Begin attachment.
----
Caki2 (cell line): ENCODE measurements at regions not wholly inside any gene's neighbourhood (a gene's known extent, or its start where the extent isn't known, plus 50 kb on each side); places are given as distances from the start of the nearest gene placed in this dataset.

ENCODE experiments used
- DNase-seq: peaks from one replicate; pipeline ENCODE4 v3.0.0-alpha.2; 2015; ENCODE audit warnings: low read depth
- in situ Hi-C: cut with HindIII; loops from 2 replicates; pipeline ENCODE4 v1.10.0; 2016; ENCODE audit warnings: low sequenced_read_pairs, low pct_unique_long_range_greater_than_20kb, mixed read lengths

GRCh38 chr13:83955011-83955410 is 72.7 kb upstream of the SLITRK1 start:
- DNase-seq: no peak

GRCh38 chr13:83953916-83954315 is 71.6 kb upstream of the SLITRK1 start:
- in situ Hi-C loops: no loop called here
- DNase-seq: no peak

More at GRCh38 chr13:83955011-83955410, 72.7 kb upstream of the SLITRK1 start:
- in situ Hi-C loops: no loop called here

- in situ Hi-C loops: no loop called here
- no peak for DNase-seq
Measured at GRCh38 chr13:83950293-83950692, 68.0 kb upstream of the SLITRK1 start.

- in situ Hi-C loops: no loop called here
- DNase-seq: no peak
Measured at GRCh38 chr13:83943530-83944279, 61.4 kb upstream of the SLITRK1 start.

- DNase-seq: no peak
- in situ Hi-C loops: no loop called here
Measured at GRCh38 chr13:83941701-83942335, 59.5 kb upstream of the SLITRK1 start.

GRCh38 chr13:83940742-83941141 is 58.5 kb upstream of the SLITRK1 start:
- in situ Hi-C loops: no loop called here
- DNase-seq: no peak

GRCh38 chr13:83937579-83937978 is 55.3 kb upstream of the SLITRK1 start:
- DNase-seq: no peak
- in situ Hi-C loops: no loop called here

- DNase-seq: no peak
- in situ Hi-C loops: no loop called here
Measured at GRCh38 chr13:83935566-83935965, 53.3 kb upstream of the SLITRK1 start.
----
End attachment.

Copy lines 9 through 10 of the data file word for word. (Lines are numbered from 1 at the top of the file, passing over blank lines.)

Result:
- DNase-seq: no peak

More at GRCh38 chr13:83955011-83955410, 72.7 kb upstream of the SLITRK1 start: